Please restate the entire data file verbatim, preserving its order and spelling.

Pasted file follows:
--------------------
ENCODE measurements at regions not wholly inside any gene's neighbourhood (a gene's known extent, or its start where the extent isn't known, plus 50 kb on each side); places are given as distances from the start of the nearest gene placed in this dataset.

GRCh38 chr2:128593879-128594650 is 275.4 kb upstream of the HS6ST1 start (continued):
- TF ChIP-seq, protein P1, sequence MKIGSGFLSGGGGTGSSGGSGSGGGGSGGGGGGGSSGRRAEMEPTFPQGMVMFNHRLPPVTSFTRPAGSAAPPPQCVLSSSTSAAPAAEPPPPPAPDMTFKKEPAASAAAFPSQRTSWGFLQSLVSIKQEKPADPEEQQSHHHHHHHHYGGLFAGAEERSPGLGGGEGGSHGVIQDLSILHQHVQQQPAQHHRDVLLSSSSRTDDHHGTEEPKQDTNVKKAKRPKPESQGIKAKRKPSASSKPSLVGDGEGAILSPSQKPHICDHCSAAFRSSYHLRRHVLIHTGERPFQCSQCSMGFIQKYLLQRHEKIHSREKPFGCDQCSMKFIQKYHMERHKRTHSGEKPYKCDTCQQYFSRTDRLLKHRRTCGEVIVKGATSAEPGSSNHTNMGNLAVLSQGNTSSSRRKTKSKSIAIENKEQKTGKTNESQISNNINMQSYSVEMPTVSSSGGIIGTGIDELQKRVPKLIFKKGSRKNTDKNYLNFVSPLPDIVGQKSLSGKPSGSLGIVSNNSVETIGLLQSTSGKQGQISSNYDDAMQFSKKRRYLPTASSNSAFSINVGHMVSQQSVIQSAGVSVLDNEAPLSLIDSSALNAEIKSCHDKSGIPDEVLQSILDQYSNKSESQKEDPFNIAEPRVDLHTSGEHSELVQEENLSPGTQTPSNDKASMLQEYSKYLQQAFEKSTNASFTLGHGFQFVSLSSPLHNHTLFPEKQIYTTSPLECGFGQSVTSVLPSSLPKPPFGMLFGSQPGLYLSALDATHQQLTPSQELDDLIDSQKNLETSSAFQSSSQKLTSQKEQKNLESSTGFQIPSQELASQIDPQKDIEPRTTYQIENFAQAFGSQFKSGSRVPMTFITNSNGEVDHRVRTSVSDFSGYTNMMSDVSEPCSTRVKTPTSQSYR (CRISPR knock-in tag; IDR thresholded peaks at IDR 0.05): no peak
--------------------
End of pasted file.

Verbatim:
ENCODE measurements at regions not wholly inside any gene's neighbourhood (a gene's known extent, or its start where the extent isn't known, plus 50 kb on each side); places are given as distances from the start of the nearest gene placed in this dataset.

GRCh38 chr2:128593879-128594650 is 275.4 kb upstream of the HS6ST1 start (continued):
- TF ChIP-seq, protein P1, sequence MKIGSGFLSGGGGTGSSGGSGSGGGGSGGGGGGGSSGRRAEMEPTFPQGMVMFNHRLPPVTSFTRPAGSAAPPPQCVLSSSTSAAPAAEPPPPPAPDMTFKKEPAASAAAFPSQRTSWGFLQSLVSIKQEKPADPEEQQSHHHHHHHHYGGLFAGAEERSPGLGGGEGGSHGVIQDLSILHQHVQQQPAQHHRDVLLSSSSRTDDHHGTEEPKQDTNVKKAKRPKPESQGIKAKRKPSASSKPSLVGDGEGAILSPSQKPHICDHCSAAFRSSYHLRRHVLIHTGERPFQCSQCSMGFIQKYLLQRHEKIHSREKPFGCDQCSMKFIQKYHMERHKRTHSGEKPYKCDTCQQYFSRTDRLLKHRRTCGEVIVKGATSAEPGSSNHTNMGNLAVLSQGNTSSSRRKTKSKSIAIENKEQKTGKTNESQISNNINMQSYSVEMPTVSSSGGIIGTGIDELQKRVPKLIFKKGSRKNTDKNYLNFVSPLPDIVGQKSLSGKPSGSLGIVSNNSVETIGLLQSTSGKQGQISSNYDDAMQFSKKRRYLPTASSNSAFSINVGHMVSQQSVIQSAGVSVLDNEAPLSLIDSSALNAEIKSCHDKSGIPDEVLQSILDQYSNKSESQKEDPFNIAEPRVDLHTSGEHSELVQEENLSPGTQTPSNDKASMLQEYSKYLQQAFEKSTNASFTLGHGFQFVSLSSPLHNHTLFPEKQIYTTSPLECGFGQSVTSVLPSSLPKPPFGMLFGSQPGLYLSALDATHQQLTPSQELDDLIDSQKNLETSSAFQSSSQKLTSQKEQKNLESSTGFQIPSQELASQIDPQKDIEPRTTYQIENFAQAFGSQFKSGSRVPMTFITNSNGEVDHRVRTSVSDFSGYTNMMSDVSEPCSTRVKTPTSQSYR (CRISPR knock-in tag; IDR thresholded peaks at IDR 0.05): no peak